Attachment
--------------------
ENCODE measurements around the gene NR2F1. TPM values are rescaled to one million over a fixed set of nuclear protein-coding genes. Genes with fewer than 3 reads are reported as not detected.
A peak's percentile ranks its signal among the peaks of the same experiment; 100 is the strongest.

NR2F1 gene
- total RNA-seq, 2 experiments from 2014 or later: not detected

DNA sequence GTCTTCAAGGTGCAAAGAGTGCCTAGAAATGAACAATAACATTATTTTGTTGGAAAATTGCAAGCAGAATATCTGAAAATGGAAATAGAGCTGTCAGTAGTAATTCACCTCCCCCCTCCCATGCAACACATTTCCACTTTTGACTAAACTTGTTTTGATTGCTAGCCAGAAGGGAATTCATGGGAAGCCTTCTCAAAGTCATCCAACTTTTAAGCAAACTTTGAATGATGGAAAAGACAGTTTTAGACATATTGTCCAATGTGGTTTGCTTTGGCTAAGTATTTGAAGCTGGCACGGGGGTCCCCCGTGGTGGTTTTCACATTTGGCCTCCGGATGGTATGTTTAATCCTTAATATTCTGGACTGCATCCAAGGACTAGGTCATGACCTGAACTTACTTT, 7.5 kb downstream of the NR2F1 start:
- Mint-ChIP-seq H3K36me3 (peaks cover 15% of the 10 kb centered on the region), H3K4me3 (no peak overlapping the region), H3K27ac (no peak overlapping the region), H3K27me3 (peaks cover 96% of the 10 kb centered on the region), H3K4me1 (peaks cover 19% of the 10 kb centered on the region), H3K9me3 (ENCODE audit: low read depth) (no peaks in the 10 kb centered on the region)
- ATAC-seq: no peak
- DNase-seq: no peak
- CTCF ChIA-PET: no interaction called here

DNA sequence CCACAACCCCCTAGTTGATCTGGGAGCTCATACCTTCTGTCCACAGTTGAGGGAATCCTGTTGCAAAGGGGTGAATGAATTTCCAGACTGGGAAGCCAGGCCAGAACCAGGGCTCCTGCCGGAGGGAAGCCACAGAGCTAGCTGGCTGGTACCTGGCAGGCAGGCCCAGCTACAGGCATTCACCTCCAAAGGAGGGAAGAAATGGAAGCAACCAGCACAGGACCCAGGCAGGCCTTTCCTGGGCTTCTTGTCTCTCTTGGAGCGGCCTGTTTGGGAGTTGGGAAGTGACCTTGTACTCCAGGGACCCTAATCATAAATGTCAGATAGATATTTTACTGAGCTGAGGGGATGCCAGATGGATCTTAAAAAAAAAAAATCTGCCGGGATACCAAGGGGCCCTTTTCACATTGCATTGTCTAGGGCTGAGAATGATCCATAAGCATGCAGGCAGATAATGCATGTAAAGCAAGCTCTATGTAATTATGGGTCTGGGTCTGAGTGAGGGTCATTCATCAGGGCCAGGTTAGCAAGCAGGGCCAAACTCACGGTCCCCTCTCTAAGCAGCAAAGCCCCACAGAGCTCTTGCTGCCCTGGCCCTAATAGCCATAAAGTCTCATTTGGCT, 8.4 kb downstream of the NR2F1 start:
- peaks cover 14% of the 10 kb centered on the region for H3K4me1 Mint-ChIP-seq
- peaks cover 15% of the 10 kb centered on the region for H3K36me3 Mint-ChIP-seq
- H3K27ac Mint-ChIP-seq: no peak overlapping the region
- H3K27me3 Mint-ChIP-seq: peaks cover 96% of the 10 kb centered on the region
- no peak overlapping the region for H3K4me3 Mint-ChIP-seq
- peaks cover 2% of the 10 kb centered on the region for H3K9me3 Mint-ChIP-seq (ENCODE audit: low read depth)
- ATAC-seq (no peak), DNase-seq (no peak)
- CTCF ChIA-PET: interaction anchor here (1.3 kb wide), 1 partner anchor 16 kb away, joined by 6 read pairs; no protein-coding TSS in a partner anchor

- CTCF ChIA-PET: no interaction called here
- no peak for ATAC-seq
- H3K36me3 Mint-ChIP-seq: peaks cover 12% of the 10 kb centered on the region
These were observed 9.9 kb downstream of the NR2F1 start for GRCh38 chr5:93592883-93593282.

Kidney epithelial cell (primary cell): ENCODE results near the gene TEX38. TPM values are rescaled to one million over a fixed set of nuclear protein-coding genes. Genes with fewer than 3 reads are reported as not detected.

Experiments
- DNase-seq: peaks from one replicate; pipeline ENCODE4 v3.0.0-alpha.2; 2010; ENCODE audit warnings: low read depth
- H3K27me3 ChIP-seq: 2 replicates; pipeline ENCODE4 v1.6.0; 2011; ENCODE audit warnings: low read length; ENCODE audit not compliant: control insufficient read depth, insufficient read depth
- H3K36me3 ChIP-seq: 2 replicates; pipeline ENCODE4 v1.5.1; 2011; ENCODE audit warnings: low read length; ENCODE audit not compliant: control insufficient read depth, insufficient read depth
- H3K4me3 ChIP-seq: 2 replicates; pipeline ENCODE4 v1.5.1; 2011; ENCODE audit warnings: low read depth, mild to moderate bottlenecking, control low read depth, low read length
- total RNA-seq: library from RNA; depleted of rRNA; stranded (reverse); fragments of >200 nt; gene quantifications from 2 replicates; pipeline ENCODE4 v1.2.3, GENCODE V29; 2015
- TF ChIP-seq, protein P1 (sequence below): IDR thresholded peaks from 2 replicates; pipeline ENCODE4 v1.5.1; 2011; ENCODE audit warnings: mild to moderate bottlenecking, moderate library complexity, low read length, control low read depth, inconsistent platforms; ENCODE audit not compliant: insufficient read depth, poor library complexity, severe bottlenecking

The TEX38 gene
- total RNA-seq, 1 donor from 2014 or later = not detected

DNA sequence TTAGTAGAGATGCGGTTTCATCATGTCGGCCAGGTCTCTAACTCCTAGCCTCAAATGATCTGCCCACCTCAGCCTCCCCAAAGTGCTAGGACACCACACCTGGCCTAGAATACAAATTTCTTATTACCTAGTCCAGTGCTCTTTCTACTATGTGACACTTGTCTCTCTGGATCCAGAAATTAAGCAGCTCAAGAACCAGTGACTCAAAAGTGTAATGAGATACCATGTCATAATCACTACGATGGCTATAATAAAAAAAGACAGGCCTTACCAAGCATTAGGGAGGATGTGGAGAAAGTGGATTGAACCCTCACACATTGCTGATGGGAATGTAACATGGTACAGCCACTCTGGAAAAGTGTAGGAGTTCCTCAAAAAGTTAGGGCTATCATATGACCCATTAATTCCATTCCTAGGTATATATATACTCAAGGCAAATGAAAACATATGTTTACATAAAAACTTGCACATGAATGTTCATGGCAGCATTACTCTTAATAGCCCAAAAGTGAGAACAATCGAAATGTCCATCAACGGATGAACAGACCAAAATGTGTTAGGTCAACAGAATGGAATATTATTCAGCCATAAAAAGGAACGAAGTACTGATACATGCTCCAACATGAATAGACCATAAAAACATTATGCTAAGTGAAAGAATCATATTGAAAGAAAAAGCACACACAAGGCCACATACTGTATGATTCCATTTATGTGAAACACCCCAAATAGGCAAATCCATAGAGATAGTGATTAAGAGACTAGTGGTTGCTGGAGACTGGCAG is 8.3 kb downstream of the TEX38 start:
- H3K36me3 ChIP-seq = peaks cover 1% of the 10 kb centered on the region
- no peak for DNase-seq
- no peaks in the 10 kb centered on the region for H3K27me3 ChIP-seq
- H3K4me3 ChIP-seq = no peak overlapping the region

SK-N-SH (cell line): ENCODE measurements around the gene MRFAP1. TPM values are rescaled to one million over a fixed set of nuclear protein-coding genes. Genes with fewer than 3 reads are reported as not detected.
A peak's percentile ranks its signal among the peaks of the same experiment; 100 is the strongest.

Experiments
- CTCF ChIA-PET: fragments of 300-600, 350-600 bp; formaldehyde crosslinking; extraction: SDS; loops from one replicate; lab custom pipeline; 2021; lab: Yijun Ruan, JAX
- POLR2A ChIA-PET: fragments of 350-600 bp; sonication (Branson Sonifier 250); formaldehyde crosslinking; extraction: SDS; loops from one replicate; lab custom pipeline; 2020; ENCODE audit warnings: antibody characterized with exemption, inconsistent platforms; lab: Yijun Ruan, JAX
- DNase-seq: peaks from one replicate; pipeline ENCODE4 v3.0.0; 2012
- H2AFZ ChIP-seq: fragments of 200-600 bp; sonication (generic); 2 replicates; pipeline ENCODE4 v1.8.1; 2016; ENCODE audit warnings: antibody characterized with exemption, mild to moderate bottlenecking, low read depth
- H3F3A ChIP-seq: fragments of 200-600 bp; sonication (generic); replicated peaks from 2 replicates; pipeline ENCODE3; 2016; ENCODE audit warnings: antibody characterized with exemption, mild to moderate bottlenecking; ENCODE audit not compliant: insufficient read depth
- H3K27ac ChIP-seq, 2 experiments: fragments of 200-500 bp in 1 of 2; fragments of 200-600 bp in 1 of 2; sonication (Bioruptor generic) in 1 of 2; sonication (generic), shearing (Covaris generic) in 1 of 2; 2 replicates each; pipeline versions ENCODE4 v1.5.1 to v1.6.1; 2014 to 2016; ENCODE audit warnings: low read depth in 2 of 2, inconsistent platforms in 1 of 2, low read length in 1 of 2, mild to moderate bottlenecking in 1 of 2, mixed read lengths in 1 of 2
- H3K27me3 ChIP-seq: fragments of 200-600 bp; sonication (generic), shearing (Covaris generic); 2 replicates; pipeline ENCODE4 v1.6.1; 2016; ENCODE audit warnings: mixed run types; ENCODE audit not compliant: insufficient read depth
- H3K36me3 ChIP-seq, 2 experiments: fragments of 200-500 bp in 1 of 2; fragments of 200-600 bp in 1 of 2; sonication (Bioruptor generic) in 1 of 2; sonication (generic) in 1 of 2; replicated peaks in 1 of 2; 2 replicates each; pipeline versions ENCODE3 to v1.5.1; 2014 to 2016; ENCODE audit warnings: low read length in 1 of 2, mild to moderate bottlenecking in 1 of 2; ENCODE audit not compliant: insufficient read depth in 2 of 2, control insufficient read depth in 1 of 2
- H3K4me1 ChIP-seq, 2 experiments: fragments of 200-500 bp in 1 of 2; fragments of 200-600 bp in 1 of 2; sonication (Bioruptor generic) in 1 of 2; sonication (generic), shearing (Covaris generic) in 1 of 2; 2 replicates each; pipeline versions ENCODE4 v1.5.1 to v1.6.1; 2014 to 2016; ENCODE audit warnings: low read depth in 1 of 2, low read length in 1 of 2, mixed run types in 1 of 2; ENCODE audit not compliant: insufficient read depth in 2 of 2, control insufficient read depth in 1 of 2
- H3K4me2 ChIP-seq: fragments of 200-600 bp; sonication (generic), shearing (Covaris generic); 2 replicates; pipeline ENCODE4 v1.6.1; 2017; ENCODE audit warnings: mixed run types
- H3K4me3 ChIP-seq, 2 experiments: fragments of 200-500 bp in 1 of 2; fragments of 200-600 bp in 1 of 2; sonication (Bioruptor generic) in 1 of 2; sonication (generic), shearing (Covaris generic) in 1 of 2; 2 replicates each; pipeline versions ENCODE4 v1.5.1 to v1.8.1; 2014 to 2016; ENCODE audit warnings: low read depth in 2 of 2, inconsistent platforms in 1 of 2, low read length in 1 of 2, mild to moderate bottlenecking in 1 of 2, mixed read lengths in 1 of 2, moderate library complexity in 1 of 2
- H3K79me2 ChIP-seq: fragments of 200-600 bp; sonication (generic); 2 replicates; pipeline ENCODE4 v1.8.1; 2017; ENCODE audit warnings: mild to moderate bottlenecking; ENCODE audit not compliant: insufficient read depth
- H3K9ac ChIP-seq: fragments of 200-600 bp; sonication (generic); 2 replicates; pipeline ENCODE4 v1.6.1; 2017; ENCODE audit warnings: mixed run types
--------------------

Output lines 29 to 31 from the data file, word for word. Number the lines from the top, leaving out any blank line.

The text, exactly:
- total RNA-seq: library from RNA; depleted of rRNA; stranded (reverse); fragments of >200 nt; gene quantifications from 2 replicates; pipeline ENCODE4 v1.2.3, GENCODE V29; 2015
- TF ChIP-seq, protein P1 (sequence below): IDR thresholded peaks from 2 replicates; pipeline ENCODE4 v1.5.1; 2011; ENCODE audit warnings: mild to moderate bottlenecking, moderate library complexity, low read length, control low read depth, inconsistent platforms; ENCODE audit not compliant: insufficient read depth, poor library complexity, severe bottlenecking

The TEX38 gene